This Booker Long Listed novel by D. J. Taylor is an example of the work of a novelist who is at the top of his game. I’ve not read him before, but this one (his 1oth) should put him into serious contention for the Mann Booker prize for 2011. He’s previously won The Whitbread prize for biography in 2003 for his work on George Orwell.
As a “Victorian Mystery’, the novel works on several levels. The relationship between men and women and woman’s place in Victorian society is drawn with an incisive eye. There can be no doubt as to the limitations placed on women in Victorian England, and the limited ways for women to gain a modicum of independence back then – as odious as some of those methods may have been. As a mystery, there is nary a flaw to be noted: intricately and interestingly plotted, it never loses its way. The mystery unfolds at a pace that is leisurely but keeps the reader attuned all the way. Right up to the very end. How many mysteries can say that?
The novel begins with a couple of race track touts (and drunks) discussing horses and racing. These characters show up periodically throughout the novel. But soon we are introduced to the Gresham household: the widowed Mr. Gresham and his daughter Rebecca. Rebecca is wooed and won by a Mr. Happerton, whom Rebecca’s father doesn’t particularly like, but assents to the marriage since his daughter seems not to have been impressed any of the other suitors that have crossed paths with the Gresham household. Next we get to know the Devanant clan. Since Mr Devanant owns a well regarded horse (Tiberius), and Mr Happerton is a “horseman” (here, one who gambles on horses), the plot thickens. Happerton and Devanant are at opposite ends of the spectrum: Happerton, devious and remarkably adept at positioning himself to get what he wants; Devanant, weak and in debt, vulnerable. One can tell where this is going. But getting there is the fun of it all.
The women characters are even more interesting. Annie Ellington, the good-hearted governess to Devanant’s (autistic?) child Evie. Annie is a Victorian woman who seems to go with the flow, accepting what the world has minimally to offer her and expect no more. Rebecca Gresham expects to have to work for what she gets, and to get what she wants through passive aggressiveness. Rebecca Happerton nee Gresham is one of the most remarkable, enigmatic (to us and to her husband) and smoldering (there’s a lot beneath the surface) characters I’ve read in quite awhile. The run-up to the Derby is the main plot arc, but it is a framing device only. The real plot(s) come in regards to the schemes and devious plots to make money off the derby by manipulating the odds and making the big score. A sub-plot of this is an excellent jewelry heist caper that is to help finance the larger scheme. There’s a lot here to like.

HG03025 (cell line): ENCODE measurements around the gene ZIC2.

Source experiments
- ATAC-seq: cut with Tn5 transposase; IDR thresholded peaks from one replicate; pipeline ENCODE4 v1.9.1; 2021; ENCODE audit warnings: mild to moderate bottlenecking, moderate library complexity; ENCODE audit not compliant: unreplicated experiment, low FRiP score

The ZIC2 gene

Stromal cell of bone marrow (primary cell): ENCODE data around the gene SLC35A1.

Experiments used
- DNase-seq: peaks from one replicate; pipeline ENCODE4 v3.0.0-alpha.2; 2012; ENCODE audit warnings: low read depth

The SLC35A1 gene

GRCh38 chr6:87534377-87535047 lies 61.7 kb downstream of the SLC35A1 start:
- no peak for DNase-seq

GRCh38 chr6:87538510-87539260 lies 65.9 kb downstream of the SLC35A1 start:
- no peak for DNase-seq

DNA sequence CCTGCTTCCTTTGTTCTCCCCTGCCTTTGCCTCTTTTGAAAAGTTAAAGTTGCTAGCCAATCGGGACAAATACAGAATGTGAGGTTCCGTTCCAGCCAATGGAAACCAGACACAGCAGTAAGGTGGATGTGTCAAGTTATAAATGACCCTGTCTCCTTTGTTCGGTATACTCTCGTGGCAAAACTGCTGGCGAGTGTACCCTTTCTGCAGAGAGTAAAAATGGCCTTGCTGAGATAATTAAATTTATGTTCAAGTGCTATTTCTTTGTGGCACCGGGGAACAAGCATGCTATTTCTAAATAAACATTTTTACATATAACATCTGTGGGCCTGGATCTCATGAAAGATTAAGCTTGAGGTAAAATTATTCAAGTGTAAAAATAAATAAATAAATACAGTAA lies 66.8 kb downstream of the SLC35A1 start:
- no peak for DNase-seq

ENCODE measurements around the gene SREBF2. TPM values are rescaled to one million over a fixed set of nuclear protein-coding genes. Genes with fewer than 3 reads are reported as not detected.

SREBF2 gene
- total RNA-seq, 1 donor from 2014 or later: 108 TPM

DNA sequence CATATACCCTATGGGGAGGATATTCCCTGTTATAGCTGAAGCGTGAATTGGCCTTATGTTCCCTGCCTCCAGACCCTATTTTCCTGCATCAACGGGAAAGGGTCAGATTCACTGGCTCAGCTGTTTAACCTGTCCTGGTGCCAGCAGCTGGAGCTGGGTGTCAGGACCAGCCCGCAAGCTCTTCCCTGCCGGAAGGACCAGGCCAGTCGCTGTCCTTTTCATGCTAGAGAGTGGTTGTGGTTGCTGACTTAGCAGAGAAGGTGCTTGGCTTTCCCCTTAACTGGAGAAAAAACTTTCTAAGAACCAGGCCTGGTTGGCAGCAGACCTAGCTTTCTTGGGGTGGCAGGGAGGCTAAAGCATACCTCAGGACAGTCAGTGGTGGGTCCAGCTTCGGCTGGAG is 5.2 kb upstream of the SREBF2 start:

The narrative is told in several voices, including letters, running commentary from journalist’s and excerpted articles from racing pieces in the broadsheets of the day. But the story is primarily told as in this example:
There is one person whose part in this narrative we have sadly neglected. How is Mrs Rebecca Happerton, and how has she been getting along? Mrs Rebecca was very well, slept soundly in her bed, had a healthy appetite and despite the responsibilities and cares of the married state was still looking out for her opportunities.
Oh, was she ever.
When her father (they have never particularly communicated well) at one points asks how she likes being married, she replies
‘How do I like being married? It is the same as any other state, I suppose. One sits here, and people come to see one – that is, they don’t come – and because one is a woman nothing is explained to one and life goes on quite mysteriously as if it were all sealed up in a black box, and – in a few years we shall all be dead.’
Not acceptable to Rebecca though. And of course, in great part this is the story of Rebecca insinuating herself into her own destiny, taking charge of the drifting vessel that is Victorian Woman. She’s cold, reserved, restrained, but one can’t help but admire her purposeful reckoning.
There are also tasty little excerpts that lead off each chapter from what purport to be from writers of the day, mostly women’s advice and comportment suggestions (A New Etiquette: Mrs Carmody’s Book of Genteel Behaviour (1861), The Young Lady’s Infallible Guide and Companion (1867)). But there are also selections from Thackeray and advice to men as well (nostly of the sporting variety).
A delicious ending. The last two words of the novel (this gives nothing away – were “she laughed”). And I laughed at exactly the same time that I read those words. I sometimes laugh when I reach the end of a good, a very good novel – and this was one of those times.